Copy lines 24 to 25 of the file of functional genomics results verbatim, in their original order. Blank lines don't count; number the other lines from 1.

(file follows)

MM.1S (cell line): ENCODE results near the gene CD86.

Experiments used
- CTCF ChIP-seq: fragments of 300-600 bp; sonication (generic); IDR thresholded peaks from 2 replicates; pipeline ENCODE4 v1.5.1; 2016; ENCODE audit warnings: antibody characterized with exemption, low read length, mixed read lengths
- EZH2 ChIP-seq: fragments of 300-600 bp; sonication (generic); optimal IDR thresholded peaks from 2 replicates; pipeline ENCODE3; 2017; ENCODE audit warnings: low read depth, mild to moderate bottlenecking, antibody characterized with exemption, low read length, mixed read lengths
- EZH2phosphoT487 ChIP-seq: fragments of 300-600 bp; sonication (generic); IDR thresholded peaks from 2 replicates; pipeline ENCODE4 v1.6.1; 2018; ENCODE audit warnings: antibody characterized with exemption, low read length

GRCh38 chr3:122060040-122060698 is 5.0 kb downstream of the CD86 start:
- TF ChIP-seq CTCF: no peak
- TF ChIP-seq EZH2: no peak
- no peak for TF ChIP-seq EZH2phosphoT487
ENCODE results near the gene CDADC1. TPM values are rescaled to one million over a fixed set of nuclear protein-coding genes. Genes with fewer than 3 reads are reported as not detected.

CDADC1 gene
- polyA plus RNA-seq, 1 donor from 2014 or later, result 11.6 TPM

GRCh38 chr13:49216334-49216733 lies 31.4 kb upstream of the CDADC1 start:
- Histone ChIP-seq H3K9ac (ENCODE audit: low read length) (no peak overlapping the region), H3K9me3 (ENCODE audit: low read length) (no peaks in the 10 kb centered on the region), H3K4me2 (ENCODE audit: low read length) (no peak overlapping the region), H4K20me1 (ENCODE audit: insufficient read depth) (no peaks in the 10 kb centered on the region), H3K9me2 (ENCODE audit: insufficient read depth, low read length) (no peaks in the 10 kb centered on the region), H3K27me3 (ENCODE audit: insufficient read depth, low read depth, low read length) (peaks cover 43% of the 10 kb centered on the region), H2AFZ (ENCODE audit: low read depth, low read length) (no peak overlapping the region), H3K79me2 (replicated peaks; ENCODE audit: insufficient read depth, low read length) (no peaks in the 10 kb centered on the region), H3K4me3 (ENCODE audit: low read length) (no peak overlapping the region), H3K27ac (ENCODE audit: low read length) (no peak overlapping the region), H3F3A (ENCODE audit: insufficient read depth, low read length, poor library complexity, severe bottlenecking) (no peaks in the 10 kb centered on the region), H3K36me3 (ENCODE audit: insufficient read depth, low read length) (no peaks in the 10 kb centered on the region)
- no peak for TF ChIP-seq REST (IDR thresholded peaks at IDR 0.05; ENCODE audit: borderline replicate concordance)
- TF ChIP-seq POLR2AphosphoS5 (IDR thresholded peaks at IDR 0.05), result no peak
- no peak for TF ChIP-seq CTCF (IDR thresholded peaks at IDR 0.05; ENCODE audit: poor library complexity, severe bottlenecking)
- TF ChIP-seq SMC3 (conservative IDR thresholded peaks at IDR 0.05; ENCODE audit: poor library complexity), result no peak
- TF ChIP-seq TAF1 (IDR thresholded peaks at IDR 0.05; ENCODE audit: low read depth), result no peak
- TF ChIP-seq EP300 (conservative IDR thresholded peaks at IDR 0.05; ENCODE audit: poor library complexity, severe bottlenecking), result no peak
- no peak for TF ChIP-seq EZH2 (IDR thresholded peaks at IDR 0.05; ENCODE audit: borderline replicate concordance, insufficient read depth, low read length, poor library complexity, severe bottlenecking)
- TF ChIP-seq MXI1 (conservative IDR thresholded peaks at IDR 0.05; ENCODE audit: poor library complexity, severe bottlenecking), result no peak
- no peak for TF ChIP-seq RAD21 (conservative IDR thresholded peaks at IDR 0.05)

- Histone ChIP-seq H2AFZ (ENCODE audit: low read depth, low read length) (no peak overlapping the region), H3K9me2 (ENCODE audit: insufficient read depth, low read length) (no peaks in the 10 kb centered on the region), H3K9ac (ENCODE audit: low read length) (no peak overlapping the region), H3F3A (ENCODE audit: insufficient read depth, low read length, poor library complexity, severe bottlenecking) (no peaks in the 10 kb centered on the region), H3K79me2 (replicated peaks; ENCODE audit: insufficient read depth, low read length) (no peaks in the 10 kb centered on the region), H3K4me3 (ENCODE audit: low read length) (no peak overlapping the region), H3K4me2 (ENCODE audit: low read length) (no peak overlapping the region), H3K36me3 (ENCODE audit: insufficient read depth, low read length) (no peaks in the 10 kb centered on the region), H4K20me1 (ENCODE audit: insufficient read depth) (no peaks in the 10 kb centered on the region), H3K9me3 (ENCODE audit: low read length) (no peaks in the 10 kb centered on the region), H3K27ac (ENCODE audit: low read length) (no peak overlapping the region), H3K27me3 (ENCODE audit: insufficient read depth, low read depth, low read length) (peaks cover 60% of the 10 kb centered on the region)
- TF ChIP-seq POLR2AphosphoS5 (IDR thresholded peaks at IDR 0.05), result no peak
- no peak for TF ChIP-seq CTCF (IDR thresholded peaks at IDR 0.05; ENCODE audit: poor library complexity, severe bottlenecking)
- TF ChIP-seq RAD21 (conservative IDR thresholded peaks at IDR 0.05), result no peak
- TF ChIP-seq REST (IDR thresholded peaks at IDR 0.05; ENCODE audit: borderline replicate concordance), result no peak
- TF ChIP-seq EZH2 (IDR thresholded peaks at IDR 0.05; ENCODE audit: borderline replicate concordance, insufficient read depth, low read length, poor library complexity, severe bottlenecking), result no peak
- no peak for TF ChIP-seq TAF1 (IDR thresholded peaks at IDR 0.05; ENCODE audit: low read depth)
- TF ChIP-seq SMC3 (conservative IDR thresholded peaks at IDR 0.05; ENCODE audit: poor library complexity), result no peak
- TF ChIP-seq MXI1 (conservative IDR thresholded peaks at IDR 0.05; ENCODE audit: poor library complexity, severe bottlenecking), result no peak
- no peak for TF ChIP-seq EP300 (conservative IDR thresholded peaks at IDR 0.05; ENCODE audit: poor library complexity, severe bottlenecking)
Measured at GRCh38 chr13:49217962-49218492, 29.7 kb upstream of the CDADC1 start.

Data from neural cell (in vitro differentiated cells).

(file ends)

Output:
- Histone ChIP-seq H2AFZ (ENCODE audit: low read depth, low read length) (no peak overlapping the region), H3K9me2 (ENCODE audit: insufficient read depth, low read length) (no peaks in the 10 kb centered on the region), H3K9ac (ENCODE audit: low read length) (no peak overlapping the region), H3F3A (ENCODE audit: insufficient read depth, low read length, poor library complexity, severe bottlenecking) (no peaks in the 10 kb centered on the region), H3K79me2 (replicated peaks; ENCODE audit: insufficient read depth, low read length) (no peaks in the 10 kb centered on the region), H3K4me3 (ENCODE audit: low read length) (no peak overlapping the region), H3K4me2 (ENCODE audit: low read length) (no peak overlapping the region), H3K36me3 (ENCODE audit: insufficient read depth, low read length) (no peaks in the 10 kb centered on the region), H4K20me1 (ENCODE audit: insufficient read depth) (no peaks in the 10 kb centered on the region), H3K9me3 (ENCODE audit: low read length) (no peaks in the 10 kb centered on the region), H3K27ac (ENCODE audit: low read length) (no peak overlapping the region), H3K27me3 (ENCODE audit: insufficient read depth, low read depth, low read length) (peaks cover 60% of the 10 kb centered on the region)
- TF ChIP-seq POLR2AphosphoS5 (IDR thresholded peaks at IDR 0.05), result no peak